It must be difficult being a macroeconomic analyst in Venezuela. Case in point: the country’s budget. We all know the government spends via the official budget, which gets approved...
It must be difficult being a macroeconomic analyst in Venezuela.
Case in point: the country’s budget. We all know the government spends via the official budget, which gets approved via the legislative process, with all the trappings of a pseudo-democracy.
But then, we also know the government spends money outside of the budget via the BUDGET. How much money? Nobody really knows. There is zero accountability, and very little of it is shared with state and local governments, as the Constitution mandates. That is the cash register they get their funds off of to buy things like … judges, patronage, elections, and the sort.
The government just presented its total “budget” (i.e. the official one) for next year. It is for BsF 742 billion, and in the words of Finance Minister Rodolfo Marco Torres, it “ensures the nation’s economic and social balances.”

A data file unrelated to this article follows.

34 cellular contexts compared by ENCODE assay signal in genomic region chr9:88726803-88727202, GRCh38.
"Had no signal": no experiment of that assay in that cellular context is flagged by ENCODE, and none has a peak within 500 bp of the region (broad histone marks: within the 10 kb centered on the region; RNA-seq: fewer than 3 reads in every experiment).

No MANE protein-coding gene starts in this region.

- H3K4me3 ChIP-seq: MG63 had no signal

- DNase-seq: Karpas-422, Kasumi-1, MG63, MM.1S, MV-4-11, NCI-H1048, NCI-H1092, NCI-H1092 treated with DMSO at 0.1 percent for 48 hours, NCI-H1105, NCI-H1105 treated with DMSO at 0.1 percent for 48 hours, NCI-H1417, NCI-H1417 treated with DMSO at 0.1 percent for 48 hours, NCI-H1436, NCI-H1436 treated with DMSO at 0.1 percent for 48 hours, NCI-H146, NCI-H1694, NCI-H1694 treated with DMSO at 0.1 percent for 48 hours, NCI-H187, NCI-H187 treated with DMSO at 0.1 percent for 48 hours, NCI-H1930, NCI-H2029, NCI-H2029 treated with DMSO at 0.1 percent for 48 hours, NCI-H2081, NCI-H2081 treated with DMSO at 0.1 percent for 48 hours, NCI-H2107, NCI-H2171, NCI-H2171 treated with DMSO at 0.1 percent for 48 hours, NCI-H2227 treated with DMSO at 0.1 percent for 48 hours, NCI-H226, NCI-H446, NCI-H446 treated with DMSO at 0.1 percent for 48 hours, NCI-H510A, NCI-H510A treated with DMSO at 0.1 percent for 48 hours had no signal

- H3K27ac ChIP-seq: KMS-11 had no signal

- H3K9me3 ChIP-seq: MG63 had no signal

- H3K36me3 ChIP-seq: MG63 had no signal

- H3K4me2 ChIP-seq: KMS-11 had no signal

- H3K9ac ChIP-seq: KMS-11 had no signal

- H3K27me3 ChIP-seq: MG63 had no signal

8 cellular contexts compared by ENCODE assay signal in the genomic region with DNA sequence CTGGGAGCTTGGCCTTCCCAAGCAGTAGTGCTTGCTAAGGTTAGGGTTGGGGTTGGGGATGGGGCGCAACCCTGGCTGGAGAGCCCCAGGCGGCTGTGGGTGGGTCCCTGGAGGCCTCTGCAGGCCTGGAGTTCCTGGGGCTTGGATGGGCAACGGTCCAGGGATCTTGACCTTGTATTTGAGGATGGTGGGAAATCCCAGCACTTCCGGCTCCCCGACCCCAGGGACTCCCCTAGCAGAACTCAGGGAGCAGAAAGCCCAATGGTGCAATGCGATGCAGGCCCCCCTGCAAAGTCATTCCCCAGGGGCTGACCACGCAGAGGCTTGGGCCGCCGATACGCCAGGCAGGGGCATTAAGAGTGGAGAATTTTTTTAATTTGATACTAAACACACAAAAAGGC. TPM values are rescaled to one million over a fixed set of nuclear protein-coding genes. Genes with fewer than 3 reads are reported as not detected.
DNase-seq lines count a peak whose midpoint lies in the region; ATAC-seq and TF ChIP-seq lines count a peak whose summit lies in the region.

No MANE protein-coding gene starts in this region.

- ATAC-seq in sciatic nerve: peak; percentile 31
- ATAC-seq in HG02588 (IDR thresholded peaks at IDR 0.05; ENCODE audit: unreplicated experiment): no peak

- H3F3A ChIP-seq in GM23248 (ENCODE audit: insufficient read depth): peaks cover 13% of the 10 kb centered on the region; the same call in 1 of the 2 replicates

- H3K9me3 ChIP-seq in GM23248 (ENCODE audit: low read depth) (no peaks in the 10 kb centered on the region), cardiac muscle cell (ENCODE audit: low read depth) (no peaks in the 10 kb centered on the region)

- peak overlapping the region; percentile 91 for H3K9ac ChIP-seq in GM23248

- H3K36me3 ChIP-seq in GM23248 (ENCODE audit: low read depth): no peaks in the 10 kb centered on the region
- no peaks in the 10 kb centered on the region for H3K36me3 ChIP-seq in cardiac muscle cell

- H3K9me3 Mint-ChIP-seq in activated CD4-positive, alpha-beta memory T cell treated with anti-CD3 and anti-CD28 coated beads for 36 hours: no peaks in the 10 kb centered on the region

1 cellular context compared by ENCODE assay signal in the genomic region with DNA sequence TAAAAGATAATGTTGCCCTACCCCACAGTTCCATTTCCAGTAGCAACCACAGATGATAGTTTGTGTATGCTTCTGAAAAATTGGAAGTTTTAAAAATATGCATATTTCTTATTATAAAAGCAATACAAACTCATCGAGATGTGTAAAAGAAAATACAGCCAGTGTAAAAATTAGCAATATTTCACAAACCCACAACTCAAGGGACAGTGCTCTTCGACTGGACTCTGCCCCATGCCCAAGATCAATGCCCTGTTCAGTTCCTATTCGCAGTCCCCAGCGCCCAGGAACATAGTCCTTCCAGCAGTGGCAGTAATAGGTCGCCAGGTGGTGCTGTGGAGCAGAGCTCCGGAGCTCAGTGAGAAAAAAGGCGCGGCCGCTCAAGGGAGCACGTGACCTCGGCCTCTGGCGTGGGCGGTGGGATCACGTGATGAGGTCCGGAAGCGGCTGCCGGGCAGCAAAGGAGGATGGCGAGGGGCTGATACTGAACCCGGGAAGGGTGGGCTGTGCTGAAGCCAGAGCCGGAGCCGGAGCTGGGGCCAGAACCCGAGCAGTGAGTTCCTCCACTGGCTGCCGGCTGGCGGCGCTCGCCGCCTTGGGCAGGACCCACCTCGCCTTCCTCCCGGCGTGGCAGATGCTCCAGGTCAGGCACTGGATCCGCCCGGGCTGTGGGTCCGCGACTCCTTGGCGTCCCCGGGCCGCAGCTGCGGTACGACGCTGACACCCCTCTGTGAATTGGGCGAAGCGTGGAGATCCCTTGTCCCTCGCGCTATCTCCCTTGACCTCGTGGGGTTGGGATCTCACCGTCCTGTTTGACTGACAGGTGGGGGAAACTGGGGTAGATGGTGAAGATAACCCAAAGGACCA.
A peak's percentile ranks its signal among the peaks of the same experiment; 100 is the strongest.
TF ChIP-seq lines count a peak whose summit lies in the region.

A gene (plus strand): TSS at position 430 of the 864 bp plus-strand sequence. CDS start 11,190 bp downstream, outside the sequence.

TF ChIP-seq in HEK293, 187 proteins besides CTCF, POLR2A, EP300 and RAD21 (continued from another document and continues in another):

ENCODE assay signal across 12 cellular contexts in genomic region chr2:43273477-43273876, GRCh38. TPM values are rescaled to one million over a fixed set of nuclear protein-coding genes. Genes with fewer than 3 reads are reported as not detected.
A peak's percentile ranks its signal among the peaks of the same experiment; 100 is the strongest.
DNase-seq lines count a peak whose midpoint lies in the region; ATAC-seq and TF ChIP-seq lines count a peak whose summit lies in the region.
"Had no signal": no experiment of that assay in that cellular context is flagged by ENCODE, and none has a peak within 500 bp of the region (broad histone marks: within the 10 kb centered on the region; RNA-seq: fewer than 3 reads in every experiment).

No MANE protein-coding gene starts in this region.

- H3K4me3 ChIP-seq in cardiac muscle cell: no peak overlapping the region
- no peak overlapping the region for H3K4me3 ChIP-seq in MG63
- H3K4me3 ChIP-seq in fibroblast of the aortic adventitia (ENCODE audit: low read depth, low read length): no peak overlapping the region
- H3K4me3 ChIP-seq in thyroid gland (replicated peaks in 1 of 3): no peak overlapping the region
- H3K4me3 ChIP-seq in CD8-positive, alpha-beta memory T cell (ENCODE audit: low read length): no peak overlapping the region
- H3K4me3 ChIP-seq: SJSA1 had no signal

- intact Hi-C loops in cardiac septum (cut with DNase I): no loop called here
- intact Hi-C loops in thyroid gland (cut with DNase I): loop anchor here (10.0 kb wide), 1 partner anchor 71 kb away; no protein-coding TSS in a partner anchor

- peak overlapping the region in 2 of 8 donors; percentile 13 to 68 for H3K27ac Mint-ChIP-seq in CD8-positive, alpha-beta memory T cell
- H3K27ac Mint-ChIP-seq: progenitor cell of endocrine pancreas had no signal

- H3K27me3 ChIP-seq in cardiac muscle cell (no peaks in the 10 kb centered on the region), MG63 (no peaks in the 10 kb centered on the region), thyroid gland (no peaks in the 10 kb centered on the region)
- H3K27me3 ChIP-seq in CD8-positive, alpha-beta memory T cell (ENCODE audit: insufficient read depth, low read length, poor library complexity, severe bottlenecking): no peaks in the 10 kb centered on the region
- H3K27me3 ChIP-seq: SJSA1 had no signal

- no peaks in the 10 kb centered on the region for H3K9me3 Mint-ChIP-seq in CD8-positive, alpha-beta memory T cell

So … how much is that? Well, at the market exchange rate, it is roughly US$7 billion.
To put the figure in context,
- it is roughly half of the gasoline subsidy;
- if we estimate the government sells 1.5 million barrels of oil per day at an average price of US$80 per barrel, it is the equivalent of 58 days of exports;
- it is roughly 5% of what the government actually spent in 2013 (around $139 billion, according to the CIA Factbook).
Now, you may actually say that the budget is much more than that, because one should use the official exchange rate. If you believe that, then you’re probably one of those hopeless people that think Venezuela’s minimum wage is the highest in the continent.
You know what? Here at Caracas Chronicles we wish we could take these folks seriously, we really do. But when the government claims that it will spend on the total budget (i.e., including state and local governments, defense, education, health ministries, foreign relations, etc.) an amount that is this paltry, when the naked manipulation of economic figures reaches such farcical heights, when the government is basically announcing that it will shuffle away practically all public spending from public view in order to win an election … it becomes practically impossible.
Budgets matter. Budgets are the mechanisms through which governments set out their priorities and policies, and through which civil society can keep a check on what they are doing with the people’s money.
Budgets matter. We just wish we had one.
(HT: Moncho, as well as the rest of the CC gang)
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